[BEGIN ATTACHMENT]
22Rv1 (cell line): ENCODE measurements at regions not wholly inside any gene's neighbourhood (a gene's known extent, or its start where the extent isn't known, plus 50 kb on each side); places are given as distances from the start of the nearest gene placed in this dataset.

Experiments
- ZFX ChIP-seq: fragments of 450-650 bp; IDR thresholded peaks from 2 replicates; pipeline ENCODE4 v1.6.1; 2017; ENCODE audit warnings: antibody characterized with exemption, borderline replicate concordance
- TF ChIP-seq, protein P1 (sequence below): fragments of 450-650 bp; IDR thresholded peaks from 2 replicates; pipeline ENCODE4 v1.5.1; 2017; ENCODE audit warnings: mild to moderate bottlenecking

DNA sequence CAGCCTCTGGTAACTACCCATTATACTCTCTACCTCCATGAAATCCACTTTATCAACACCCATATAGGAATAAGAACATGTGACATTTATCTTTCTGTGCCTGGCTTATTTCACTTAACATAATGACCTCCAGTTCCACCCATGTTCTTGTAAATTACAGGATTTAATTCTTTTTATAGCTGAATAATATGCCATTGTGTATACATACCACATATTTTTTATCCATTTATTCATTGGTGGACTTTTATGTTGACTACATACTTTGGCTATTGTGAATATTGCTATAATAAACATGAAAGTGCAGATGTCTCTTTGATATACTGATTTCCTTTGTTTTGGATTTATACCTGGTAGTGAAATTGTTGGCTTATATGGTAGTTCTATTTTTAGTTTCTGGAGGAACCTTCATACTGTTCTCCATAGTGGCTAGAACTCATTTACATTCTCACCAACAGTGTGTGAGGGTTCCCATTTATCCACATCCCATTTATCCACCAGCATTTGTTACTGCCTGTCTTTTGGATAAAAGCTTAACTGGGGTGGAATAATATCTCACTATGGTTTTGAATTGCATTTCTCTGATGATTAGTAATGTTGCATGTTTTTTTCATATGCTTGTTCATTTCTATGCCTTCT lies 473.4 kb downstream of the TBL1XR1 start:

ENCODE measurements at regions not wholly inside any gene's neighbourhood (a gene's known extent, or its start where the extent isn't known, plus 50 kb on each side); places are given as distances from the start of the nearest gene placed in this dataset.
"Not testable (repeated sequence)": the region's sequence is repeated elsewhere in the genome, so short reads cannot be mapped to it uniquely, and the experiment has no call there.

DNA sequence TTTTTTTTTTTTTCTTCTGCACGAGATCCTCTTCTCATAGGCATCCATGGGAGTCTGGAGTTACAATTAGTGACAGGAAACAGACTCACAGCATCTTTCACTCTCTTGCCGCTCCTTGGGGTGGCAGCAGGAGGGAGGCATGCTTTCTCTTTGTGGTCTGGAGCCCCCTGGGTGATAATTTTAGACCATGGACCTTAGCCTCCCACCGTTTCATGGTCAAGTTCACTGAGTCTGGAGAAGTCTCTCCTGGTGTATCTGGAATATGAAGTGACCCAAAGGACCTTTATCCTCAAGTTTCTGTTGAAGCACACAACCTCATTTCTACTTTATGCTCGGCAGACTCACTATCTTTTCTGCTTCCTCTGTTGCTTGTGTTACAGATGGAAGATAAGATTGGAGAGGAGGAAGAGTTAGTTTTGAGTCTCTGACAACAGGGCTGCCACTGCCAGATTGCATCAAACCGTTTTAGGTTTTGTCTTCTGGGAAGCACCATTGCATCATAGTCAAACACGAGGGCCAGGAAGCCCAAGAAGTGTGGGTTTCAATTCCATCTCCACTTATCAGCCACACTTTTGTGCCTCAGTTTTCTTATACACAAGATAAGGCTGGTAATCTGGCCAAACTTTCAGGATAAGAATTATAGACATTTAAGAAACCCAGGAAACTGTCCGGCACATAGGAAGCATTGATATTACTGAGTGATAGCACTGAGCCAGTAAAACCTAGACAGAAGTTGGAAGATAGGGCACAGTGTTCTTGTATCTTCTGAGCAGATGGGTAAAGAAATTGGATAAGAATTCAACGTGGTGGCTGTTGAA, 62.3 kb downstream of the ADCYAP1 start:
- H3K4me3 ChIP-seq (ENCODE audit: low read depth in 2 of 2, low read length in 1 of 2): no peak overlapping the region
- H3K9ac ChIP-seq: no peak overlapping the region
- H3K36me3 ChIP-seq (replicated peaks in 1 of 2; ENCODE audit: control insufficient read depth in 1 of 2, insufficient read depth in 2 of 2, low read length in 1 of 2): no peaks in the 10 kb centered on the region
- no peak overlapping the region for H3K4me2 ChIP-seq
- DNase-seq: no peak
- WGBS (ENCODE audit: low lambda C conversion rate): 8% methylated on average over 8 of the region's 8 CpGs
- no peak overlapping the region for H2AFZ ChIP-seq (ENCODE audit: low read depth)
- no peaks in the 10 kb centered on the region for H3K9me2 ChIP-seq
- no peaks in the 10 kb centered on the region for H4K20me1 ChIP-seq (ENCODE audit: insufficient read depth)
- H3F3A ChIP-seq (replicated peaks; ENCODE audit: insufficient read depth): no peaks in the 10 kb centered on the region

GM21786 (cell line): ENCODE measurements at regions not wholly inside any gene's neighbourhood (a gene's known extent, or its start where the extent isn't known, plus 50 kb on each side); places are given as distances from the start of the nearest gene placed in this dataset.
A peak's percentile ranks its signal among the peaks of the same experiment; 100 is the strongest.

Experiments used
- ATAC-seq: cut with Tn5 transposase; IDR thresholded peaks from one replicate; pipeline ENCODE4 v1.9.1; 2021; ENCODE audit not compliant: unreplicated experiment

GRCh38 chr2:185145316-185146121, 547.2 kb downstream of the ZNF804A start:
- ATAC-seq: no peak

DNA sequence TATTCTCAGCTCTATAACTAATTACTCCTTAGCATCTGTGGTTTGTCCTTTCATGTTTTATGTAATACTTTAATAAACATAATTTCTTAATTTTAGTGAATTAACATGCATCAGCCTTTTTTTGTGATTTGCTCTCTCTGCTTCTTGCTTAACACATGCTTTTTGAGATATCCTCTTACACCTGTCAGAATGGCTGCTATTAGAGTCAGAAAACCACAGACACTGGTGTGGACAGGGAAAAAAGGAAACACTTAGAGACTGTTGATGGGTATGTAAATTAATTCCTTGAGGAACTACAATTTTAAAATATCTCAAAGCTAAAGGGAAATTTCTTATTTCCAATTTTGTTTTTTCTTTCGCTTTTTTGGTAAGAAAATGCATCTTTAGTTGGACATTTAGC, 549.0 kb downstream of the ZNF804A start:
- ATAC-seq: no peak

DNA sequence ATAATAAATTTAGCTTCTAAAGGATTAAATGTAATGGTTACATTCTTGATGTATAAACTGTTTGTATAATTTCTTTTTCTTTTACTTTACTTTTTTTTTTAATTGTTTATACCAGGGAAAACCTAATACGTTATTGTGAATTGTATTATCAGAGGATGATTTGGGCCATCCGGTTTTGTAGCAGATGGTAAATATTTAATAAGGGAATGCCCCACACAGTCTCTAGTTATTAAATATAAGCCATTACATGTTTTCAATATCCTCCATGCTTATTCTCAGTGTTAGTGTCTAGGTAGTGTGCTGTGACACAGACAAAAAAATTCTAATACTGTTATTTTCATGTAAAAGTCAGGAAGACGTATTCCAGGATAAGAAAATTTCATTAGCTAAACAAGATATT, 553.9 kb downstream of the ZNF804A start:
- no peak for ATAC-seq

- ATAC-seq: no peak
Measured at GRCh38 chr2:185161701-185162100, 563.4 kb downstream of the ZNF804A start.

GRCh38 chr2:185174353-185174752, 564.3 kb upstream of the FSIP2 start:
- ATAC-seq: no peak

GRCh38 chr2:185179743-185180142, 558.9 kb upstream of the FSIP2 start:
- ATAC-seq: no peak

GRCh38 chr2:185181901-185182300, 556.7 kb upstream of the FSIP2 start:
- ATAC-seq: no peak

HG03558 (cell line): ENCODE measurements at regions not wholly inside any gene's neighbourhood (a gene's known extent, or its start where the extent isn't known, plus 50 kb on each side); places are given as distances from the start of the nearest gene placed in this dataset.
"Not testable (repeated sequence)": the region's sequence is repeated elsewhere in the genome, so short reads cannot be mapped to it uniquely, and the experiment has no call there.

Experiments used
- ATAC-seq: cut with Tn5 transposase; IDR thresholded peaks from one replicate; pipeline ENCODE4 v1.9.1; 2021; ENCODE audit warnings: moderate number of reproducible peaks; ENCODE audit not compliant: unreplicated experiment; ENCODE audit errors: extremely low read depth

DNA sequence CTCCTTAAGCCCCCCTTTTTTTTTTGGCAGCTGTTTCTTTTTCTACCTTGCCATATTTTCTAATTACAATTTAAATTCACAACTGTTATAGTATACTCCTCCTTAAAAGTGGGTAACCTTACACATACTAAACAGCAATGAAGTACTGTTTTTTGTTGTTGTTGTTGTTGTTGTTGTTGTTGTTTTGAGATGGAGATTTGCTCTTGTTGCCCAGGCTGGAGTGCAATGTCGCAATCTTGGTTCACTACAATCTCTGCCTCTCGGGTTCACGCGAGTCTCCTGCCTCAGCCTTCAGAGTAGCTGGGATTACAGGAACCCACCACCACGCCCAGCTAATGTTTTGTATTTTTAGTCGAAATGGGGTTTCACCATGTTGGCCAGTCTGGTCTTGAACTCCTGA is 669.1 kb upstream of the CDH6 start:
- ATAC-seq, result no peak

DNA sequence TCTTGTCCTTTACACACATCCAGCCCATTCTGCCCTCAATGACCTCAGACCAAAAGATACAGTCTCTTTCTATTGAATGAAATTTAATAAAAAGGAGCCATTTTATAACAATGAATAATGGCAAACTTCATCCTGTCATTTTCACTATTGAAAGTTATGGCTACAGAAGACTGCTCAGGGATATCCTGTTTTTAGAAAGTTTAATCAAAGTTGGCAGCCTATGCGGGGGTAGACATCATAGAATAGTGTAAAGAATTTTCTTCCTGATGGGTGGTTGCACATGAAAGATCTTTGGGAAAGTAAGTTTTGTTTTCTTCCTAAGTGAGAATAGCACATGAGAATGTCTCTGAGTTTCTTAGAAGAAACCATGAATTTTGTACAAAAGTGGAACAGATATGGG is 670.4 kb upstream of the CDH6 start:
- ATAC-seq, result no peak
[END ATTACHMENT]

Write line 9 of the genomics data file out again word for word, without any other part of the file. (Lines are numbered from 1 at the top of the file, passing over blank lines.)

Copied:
- H3K4me3 ChIP-seq (ENCODE audit: low read depth in 2 of 2, low read length in 1 of 2): no peak overlapping the region